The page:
Happy wiretapping, officers

Janet Babin May 14, 2007

TEXT OF STORY

SCOTT JAGOW: You might call today “Wiretapping Day.” It’s the deadline for Internet and broadband phone companies to comply with a little-known law. Janet Babin reports from our Innovations Desk at North Carolina Public Radio.


JANET BABIN: It’s called CALEA, the Communications Assistance for Law Enforcement Act.

Since 1994 it required phone companies to make sure their lines could be tapped without the target knowing about it. And the FCC decided that cable companies, DSL providers, and voice over Internet companies like Skype now have to do the same.

Some estimated the price tag for compliance was in the billions. Civil liberties groups opposed the new regulations.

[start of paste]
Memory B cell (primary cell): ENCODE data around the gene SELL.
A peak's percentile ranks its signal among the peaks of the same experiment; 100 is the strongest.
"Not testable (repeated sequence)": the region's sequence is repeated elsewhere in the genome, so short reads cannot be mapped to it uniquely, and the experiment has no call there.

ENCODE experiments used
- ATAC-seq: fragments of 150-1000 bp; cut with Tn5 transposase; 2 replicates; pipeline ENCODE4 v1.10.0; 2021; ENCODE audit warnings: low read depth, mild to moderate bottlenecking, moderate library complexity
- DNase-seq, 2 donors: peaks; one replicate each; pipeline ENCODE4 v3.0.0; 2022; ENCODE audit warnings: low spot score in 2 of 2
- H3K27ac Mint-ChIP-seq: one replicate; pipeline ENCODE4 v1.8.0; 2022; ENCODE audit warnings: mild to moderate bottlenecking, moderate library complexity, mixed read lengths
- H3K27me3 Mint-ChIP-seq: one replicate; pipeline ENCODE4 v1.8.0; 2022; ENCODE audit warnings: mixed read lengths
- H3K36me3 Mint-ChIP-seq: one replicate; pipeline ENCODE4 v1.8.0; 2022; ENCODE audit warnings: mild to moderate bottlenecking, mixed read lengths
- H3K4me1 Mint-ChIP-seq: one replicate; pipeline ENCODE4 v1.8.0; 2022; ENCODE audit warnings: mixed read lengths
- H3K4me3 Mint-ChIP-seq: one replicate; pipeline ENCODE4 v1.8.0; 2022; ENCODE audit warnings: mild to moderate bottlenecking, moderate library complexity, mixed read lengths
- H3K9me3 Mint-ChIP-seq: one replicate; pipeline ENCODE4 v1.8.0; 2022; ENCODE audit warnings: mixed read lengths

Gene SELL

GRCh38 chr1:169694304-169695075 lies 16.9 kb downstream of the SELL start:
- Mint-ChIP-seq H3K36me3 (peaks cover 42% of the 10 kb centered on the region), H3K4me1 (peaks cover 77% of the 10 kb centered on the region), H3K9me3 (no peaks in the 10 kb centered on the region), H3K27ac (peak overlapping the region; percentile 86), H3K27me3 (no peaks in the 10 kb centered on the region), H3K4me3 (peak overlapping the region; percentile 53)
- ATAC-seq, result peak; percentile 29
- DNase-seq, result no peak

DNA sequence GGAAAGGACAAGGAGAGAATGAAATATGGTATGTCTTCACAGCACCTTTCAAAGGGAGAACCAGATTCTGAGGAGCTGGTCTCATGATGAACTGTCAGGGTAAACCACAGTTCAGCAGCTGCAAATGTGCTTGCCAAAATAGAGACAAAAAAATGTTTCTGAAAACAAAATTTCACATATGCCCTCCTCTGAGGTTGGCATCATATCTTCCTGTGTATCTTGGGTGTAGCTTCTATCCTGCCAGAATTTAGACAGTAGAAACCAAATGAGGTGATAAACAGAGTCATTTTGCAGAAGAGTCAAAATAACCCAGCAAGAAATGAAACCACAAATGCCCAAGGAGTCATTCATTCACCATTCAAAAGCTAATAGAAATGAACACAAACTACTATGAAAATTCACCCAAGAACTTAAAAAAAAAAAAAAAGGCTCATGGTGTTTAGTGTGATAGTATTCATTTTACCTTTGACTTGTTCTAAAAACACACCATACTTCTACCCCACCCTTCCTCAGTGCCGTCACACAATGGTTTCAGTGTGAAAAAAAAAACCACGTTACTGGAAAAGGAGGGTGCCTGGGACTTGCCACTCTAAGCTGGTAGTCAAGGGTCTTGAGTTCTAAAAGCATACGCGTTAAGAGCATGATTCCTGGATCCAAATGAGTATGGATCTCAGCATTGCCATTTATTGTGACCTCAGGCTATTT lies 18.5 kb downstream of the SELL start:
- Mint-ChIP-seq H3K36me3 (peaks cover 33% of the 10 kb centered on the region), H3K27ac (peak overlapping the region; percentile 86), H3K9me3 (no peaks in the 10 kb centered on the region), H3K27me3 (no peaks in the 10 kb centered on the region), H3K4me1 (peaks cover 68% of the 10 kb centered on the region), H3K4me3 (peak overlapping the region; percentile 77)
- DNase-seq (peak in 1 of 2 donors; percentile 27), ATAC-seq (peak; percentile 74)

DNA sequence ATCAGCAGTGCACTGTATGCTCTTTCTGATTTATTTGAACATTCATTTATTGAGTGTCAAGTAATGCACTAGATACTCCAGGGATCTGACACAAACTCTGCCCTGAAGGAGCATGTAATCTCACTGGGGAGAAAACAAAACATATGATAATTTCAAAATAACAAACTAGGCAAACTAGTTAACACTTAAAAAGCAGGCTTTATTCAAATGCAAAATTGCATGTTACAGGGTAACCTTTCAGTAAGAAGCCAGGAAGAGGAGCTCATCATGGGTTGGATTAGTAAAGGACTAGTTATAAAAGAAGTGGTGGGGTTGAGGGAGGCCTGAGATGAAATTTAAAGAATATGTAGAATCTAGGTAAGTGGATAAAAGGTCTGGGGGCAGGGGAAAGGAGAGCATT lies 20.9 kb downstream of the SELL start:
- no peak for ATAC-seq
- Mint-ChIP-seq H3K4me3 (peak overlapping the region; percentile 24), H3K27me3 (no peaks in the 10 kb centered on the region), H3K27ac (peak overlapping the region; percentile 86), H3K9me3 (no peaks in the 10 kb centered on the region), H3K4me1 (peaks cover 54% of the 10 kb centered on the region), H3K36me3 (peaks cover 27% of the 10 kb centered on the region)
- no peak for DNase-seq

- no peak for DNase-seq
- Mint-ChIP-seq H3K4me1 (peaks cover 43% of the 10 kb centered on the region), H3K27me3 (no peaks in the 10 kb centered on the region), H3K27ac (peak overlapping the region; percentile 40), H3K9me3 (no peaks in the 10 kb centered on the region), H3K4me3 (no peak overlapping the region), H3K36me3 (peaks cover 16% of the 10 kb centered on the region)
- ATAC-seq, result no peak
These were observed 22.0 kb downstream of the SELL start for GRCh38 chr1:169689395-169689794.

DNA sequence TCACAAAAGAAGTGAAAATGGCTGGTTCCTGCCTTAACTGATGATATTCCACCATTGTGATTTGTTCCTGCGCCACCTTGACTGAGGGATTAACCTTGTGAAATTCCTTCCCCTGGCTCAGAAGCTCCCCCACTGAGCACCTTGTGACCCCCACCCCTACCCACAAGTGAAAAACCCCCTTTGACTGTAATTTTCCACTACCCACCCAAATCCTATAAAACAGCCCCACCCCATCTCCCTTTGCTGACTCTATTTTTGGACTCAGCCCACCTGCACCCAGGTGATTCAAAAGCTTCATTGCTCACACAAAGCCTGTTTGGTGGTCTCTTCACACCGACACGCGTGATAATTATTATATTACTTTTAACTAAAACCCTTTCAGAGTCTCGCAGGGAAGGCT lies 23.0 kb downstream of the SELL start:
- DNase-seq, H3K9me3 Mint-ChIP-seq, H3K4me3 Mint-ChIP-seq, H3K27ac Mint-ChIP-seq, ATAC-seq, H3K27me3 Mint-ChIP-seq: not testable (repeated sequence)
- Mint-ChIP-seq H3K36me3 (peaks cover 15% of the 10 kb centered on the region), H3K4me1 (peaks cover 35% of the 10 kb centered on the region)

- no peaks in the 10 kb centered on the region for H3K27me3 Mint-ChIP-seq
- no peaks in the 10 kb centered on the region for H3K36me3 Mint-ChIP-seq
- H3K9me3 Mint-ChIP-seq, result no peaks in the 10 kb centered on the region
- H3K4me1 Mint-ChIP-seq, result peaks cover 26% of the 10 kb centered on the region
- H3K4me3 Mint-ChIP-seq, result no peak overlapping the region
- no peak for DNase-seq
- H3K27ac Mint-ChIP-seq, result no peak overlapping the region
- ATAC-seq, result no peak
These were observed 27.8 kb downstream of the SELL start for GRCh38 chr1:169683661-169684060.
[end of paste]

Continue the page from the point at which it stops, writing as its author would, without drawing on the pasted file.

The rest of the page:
John Morris is an attorney with the Center for Democracy and Technology.

JOHN MORRIS: The FBI has made it clear that it would like to require that any Internet technology be designed to be wiretappable from the very beginning.

He says the new FCC rules lay the groundwork for much more intrusive regulation of the Internet, so an inventor of the next big thing would have to comply with the rules from day one.

Morris says greater regulation could chill innovation.

I’m Janet Babin for Marketplace.

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